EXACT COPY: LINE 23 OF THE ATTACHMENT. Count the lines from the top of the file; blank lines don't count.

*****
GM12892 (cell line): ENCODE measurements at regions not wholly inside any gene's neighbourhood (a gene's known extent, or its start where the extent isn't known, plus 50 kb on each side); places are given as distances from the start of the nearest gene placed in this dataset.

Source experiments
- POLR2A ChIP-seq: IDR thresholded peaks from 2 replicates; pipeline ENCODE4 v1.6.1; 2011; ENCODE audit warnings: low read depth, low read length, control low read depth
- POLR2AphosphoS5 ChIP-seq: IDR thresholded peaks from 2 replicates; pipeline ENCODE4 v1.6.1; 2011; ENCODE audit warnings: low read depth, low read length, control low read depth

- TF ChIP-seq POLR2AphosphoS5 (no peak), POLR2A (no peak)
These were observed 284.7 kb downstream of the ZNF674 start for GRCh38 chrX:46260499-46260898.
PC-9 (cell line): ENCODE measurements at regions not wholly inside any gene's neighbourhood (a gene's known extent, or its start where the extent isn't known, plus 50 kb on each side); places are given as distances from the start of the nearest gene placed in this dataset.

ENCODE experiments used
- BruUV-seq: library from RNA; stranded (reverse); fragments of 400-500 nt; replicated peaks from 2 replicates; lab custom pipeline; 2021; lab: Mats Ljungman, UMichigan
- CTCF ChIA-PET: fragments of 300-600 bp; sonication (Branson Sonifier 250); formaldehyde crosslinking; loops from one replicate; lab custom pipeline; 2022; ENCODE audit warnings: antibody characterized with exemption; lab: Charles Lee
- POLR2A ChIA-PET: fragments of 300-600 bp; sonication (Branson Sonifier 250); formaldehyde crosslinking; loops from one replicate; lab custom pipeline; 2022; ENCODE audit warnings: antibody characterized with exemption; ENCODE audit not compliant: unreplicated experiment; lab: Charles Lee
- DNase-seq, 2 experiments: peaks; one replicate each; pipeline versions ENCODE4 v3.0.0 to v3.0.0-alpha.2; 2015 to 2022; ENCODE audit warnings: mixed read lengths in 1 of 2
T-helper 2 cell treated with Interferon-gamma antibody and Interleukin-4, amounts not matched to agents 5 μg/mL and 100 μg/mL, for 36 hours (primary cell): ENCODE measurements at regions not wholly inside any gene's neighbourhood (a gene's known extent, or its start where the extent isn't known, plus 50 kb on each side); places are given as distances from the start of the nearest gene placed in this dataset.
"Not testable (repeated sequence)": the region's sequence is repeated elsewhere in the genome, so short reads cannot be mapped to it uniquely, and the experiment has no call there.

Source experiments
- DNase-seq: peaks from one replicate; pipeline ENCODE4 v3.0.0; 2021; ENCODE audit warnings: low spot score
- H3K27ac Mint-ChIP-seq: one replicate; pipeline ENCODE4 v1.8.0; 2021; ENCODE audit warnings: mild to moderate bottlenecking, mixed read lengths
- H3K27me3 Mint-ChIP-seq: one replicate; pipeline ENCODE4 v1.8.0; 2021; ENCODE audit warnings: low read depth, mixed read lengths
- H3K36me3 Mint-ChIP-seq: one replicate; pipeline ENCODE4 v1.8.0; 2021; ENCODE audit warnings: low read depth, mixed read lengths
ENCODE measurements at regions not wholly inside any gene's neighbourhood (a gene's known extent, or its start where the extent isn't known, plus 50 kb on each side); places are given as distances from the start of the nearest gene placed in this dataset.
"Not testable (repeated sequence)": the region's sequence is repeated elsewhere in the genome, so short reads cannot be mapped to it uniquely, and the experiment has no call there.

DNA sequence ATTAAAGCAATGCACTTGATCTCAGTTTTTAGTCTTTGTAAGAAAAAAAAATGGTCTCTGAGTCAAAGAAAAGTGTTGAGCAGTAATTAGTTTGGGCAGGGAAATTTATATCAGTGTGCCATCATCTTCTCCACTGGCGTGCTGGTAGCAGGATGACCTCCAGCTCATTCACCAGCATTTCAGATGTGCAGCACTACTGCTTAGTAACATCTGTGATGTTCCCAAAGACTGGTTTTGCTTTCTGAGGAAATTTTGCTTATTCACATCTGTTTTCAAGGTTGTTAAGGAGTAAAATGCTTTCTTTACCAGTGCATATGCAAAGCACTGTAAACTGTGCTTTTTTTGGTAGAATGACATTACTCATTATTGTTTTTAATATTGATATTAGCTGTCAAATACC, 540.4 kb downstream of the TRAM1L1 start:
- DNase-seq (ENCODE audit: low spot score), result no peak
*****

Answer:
- DNase-seq (ENCODE audit: low spot score), result no peak